Article Text

SAT0005 DNA methylation inhibitors produce sustained remission of arthritis in mice and promote regulatory T cell responses
  1. W Tseng1,2,
  2. I-S Huang1,
  3. F Clanchy1,
  4. K McNamee1,
  5. D Perocheau1,
  6. P Ericsson3,
  7. H-O Sjogren3,
  8. Z Xue3,
  9. L Salford3,
  10. A Sundstedt4,
  11. RO Williams1
  1. 1Nuffield Department of Orthopaedics, Rheumatology and Musculoskeletal Sciences, Oxford University, The Kennedy Institute of Rheumatology, Oxford, United Kingdom
  2. 2Division of Rheumatology, Allergy and Immunology, Chang Gung Memorial Hospital, Keelung, Taiwan, Province of China
  3. 3Department of Clinical Sciences, Lund University, The Rausing Laboratory
  4. 4Idogen, Lund, Sweden


Background Dysfunction of Tregs results in a breakdown of immunological tolerance and has been implicated in the pathogenesis of autoimmune diseases, including systemic lupus erythematosus, rheumatoid arthritis (RA) and type 1 diabetes. Treg function is regulated by epigenetic factors and we have previously reported the presence of Tregs expressing an aberrant DNA methylation profile in RA.

Objectives The aim of this study was to assess the potential utility of DNA methylation inhibitors for the treatment of RA, using collagen-induced arthritis (CIA) as an animal model.

Methods DBA/1 mice were immunised with bovine type II collagen emulsified in complete Freund's adjuvant. The mice were treated with zebularine (400 mg/kg), decitabine (1 mg/kg) or psammaplin A (10 mg/kg) for 4 days, starting on the day of arthritis onset. Treatment was then stopped and the disease was monitored up to day 10 of arthritis. The expression of Treg genes was measured in lymph nodes on day 10 by qPCR. To assess the effect of DNA methylation inhibitors on generation of Tregs, naïve CD4+CD25- T cells were cultured with mitomycin C treated APCs plus IL-2, TGFβ and anti-CD3 in the presence or absence of DNA demethylating agents and numbers of CD4+FoxP3+ Tregs were determined by FACS after 72h.

Results Treatment with zebularine resulted in a sustained reduction of arthritis severity, accompanied by an increase in the expression of Treg associated genes, Foxp3, Ctla4 and Tgfb1, in draining lymph nodes. Treatment with decitabine produced a more profound reduction in disease severity whereas the therapeutic effect of psammaplin A was more transient. All three DNA methylation inhibitors could convert CD4+CD25- T cells into CD4+FoxP3+ Tregs in a dose-dependent manner in vitro.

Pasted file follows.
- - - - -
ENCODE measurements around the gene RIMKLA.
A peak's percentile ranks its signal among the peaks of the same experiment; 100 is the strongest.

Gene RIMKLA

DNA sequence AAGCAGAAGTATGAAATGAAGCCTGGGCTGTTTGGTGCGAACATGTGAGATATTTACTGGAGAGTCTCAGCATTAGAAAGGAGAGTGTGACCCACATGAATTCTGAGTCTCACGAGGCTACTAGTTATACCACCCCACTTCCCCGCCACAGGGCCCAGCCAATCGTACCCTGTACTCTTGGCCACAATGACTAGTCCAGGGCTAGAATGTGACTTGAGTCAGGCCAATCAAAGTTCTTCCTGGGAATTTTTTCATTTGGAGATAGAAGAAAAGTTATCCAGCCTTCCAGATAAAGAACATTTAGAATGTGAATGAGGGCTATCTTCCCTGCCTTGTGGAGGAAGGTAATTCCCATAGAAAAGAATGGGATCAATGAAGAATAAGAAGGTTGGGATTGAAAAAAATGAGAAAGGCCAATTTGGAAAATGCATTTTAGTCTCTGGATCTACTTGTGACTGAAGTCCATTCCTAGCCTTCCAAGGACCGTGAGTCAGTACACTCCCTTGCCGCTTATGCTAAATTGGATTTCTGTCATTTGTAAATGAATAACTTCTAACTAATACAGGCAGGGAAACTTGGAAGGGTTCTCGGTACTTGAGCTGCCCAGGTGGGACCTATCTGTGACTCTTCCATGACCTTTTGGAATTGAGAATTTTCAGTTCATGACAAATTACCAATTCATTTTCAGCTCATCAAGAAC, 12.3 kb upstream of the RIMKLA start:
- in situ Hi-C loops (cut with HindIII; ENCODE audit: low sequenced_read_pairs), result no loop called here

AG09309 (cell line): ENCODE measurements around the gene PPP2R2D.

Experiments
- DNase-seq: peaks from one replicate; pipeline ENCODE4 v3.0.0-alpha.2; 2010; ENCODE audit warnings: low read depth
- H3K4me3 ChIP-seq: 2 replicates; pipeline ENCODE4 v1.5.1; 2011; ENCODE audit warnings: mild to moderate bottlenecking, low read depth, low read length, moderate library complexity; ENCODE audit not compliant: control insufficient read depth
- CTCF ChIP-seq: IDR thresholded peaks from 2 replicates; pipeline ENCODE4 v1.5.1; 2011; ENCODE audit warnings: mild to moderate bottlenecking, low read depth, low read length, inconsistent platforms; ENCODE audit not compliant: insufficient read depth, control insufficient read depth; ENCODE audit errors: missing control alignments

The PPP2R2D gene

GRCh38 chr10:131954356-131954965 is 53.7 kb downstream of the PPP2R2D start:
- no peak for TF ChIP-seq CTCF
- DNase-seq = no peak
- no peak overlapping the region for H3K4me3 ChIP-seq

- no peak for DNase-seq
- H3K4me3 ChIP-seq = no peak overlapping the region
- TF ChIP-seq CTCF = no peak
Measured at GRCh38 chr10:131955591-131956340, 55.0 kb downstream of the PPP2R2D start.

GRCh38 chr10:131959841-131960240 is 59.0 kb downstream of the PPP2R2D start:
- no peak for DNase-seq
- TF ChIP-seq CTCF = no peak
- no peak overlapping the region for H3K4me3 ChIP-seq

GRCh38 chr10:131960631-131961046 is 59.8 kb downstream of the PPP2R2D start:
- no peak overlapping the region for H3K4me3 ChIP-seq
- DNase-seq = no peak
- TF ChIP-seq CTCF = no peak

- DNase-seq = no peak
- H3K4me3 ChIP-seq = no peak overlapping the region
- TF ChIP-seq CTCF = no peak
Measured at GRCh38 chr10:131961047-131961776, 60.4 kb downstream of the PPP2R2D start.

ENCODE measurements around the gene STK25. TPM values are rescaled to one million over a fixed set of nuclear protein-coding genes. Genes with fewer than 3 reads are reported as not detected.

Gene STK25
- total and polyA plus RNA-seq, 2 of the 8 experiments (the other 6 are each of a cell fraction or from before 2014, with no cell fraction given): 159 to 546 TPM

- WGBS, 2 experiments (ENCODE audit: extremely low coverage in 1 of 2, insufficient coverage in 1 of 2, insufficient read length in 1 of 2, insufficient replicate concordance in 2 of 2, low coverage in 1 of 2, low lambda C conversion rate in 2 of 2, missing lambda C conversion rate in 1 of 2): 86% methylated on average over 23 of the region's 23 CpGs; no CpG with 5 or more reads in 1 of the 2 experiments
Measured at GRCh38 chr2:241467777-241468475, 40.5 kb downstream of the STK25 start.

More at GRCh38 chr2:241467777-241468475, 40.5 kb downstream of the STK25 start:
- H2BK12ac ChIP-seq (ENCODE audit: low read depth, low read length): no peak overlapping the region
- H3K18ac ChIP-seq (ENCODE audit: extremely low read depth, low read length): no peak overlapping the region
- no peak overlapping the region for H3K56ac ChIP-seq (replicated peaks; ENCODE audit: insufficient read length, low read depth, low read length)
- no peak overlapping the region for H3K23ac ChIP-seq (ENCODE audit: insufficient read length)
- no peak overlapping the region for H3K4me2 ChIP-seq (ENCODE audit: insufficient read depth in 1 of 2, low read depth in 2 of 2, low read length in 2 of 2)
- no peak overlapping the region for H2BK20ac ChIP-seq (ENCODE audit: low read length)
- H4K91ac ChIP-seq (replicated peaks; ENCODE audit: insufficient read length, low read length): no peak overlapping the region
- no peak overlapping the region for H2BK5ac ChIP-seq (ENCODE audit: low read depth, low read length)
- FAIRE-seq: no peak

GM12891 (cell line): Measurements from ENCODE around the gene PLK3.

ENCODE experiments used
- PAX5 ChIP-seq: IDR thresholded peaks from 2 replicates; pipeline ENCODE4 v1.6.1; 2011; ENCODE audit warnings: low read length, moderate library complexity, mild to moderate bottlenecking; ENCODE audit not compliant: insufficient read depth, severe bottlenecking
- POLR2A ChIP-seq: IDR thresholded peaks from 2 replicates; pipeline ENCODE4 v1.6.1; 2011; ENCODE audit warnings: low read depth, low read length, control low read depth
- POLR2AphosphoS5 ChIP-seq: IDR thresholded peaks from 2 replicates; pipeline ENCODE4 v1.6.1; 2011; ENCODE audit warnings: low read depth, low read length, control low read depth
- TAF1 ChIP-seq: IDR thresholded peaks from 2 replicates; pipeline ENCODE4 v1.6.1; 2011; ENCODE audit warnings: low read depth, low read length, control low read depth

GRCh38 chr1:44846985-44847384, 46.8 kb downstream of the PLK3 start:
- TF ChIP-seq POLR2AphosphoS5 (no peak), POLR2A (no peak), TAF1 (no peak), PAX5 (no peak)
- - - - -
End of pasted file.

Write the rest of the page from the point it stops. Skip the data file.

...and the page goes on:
Conclusions This study has shown that pulse treatment with DNA demethylating drugs produces a sustained reduction in the severity of arthritis and promotes the generation of Tregs. The findings raise the possibility that epigenetic drugs can be used on a short-term basis for re-setting tolerance and boosting Treg responses in human autoimmune disease.

Acknowledgements This work was supported by grants from Chang Gung Memorial Hospital (Grant Code: CMRPG2D0251) and Idogen.

Disclosure of Interest W. Tseng: None declared, I.-S. Huang: None declared, F. Clanchy: None declared, K. McNamee: None declared, D. Perocheau: None declared, P. Ericsson: None declared, H.-O. Sjogren Shareholder of: Hans Olov Sjogren is a co-founder of Idogen and a co-inventor of a patent on the use of zeburaline for the treatment of autoimmune diseases., Z. Xue: None declared, L. Salford Shareholder of: Leif Salford is a co-founder of Idogen and member of the board of Idogen and a co-inventor of a patent on the use of zeburaline for the treatment of autoimmune diseases, A. Sundstedt Employee of: Anette Sundstedt is an employee of Idogen, R. Williams Consultant for: Dr. Richard Williams is on scientific board of Idogen

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